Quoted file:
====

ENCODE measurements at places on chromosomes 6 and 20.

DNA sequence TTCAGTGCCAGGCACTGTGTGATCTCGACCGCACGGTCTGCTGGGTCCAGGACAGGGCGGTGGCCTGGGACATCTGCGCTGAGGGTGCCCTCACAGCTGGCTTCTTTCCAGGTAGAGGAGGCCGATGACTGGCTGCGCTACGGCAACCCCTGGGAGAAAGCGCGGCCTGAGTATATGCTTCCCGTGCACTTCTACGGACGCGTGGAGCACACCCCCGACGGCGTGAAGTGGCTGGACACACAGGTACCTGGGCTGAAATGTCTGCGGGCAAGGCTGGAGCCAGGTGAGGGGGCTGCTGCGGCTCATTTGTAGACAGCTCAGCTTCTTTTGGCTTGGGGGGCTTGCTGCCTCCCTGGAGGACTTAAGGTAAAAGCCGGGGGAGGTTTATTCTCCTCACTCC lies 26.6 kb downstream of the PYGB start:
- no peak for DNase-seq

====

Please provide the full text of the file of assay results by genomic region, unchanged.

ENCODE measurements at places on chromosomes 6 and 20.

DNA sequence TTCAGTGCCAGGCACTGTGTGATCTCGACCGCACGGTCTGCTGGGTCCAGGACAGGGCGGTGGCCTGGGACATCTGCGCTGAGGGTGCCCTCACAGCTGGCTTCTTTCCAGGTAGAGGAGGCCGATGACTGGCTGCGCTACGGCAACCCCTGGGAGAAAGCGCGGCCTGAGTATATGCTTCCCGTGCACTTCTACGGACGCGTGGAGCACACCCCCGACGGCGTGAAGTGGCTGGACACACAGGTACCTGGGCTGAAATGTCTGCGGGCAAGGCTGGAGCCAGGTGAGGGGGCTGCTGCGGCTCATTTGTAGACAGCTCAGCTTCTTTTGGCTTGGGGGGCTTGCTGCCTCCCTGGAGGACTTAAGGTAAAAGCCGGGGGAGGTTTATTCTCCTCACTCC lies 26.6 kb downstream of the PYGB start:
- no peak for DNase-seq